Top tasks are what matter most to your customers.
Seems pretty obvious, right? But it’s actually pretty rare to see top tasks presented any differently than other options.
Look at the global navigation on most websites. Typically all the options are given equal prominence. Even the semantics under the hood often reflect this egalitarian ideal, with each list in an unordered list. All the navigation options are equal, but I bet that the reality for most websites is that some navigation options are more equal than others.
I’ve been guilty of this on The Session. The site-wide navigation shows a number of options: tunes, events, discussions, etc. Each one is given equal prominence, but I can tell you without even looking at my server logs that 90% of the traffic goes to the tunes section—that’s the beating heart of The Session. That’s why the home page has a search form that defaults to searching for tunes.
I wanted the navigation to reflect the reality of what people are coming to the site for. I decided to make the link to the tunes section more prominent by bumping up the font size a bit.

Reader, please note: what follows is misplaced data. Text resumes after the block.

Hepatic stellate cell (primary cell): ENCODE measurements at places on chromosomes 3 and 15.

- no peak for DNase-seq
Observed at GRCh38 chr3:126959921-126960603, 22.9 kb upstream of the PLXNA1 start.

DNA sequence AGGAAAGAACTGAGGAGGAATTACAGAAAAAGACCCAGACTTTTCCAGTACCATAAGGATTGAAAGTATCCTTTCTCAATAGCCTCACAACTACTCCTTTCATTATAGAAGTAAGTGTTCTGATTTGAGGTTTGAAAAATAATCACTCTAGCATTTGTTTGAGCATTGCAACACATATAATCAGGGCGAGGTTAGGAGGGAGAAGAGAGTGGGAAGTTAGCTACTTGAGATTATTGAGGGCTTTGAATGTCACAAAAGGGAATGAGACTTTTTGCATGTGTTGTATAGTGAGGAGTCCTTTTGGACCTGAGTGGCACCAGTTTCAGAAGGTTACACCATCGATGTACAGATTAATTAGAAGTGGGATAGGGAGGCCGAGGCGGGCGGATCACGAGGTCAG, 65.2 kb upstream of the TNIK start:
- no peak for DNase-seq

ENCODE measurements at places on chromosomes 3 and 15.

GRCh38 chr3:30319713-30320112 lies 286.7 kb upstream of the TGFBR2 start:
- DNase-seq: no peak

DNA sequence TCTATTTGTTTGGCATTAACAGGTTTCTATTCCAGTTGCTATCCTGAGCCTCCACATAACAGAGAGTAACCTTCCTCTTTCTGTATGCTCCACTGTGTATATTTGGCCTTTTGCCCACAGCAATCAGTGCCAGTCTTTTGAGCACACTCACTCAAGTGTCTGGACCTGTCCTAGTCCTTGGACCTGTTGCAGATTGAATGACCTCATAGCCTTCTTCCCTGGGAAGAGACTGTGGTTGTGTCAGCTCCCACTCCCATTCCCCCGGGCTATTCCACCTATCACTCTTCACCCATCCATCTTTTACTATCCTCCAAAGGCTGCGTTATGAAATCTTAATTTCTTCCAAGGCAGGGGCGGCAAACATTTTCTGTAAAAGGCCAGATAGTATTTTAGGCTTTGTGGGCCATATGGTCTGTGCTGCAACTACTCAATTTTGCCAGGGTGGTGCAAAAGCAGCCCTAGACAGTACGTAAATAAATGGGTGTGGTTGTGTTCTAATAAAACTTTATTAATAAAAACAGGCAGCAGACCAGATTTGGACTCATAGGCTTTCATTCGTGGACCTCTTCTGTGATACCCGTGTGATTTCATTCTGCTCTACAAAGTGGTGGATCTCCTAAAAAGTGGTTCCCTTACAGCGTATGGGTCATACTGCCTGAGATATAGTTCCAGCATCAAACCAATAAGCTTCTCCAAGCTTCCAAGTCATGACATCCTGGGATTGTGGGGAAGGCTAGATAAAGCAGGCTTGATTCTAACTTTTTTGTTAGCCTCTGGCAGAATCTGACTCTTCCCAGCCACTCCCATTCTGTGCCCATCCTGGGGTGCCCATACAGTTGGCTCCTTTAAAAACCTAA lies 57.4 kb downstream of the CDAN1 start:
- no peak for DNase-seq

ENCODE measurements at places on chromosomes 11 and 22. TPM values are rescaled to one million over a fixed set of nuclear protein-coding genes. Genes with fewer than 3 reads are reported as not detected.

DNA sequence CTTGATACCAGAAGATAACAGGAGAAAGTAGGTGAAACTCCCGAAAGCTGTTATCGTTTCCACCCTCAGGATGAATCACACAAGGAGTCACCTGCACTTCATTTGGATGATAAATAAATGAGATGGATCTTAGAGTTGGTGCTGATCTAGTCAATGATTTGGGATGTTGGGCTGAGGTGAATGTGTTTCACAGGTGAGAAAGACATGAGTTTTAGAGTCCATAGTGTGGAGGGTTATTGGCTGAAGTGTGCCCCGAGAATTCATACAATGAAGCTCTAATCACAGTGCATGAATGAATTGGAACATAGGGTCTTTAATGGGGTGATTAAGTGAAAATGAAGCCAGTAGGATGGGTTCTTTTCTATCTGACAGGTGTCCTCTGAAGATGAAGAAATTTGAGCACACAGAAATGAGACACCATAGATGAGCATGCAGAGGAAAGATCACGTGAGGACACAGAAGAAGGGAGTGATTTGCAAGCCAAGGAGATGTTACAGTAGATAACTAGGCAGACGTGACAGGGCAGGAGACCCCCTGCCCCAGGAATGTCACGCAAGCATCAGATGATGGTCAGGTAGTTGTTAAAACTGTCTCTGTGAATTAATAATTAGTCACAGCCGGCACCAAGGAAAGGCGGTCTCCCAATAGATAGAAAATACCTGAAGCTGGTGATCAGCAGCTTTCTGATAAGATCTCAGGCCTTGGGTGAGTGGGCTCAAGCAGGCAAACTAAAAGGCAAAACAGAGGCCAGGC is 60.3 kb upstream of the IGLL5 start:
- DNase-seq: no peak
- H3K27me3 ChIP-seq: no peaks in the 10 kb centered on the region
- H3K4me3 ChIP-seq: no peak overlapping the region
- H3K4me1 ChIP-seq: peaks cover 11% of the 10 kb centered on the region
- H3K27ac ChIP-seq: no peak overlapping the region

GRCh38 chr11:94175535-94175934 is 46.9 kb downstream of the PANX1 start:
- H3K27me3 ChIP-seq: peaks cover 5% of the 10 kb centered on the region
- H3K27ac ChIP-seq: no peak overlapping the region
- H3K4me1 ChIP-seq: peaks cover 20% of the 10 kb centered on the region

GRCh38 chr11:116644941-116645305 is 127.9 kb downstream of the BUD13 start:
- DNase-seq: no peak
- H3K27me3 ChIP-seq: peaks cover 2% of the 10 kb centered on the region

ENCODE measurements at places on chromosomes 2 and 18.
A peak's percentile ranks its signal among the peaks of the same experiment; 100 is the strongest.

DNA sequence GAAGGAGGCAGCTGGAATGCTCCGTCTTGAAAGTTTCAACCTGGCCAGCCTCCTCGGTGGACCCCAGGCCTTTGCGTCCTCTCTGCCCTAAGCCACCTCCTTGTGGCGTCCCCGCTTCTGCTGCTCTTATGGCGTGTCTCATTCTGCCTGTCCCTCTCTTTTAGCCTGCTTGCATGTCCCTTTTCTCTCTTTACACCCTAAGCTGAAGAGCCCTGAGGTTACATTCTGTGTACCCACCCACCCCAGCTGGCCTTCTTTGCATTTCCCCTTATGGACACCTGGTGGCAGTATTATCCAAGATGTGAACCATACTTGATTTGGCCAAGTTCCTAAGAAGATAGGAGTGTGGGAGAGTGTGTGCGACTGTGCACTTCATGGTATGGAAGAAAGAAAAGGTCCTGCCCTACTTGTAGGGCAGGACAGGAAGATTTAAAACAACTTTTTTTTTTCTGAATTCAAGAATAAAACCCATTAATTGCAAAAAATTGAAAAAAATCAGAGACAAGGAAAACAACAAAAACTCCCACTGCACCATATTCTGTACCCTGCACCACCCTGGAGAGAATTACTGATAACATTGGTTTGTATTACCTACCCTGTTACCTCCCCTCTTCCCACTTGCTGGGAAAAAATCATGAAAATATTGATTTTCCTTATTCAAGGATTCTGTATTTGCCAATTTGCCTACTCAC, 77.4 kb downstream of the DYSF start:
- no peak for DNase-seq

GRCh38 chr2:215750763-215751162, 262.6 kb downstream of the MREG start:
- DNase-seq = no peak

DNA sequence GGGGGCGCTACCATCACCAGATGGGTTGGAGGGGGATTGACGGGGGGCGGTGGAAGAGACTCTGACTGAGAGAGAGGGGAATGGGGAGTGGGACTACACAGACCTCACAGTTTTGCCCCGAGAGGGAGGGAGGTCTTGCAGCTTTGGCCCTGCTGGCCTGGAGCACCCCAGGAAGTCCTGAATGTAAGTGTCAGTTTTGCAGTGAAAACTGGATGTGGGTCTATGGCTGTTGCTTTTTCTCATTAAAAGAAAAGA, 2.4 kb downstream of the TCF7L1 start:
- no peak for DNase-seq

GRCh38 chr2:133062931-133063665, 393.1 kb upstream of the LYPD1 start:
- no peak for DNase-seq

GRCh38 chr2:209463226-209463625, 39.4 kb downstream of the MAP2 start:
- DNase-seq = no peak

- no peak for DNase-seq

I was worried about how weird this might look; we’re so used to seeing all navigation items presented equally. But I think it worked out okay (though it might take a bit of getting used to if you’re accustomed to the previous styling). It helps that “tunes” is a nice short word, so bumping up the font size on that word doesn’t jostle everything else around.
I think this adjustment is working well for this situation where there’s one very clear tippy-top task. I wouldn’t want to apply it across the board, making every item in the navigation proportionally bigger or smaller depending on how often it’s used. That would end up looking like a ransom note.
But giving one single item prominence like this tweaks the visual hierarchy just enough to favour the option that’s most likely to be what a visitor wants.
That last bit is crucial. The visual adjustment reflects what visitors want, not what I want. You could adjust the size of a navigation option that you want to drive traffic to, but in the long run, all you’re going to do is train people to trust your design less.
You don’t get to decide what your top task is. The visitors to your website do. Trying to foist an arbitrary option on them would be the tail wagging the dog.
Anway, I’m feeling a lot better about the site-wide navigation on The Session now that it reflects reality a little bit more. Heck, I may even bump that font size up a little more.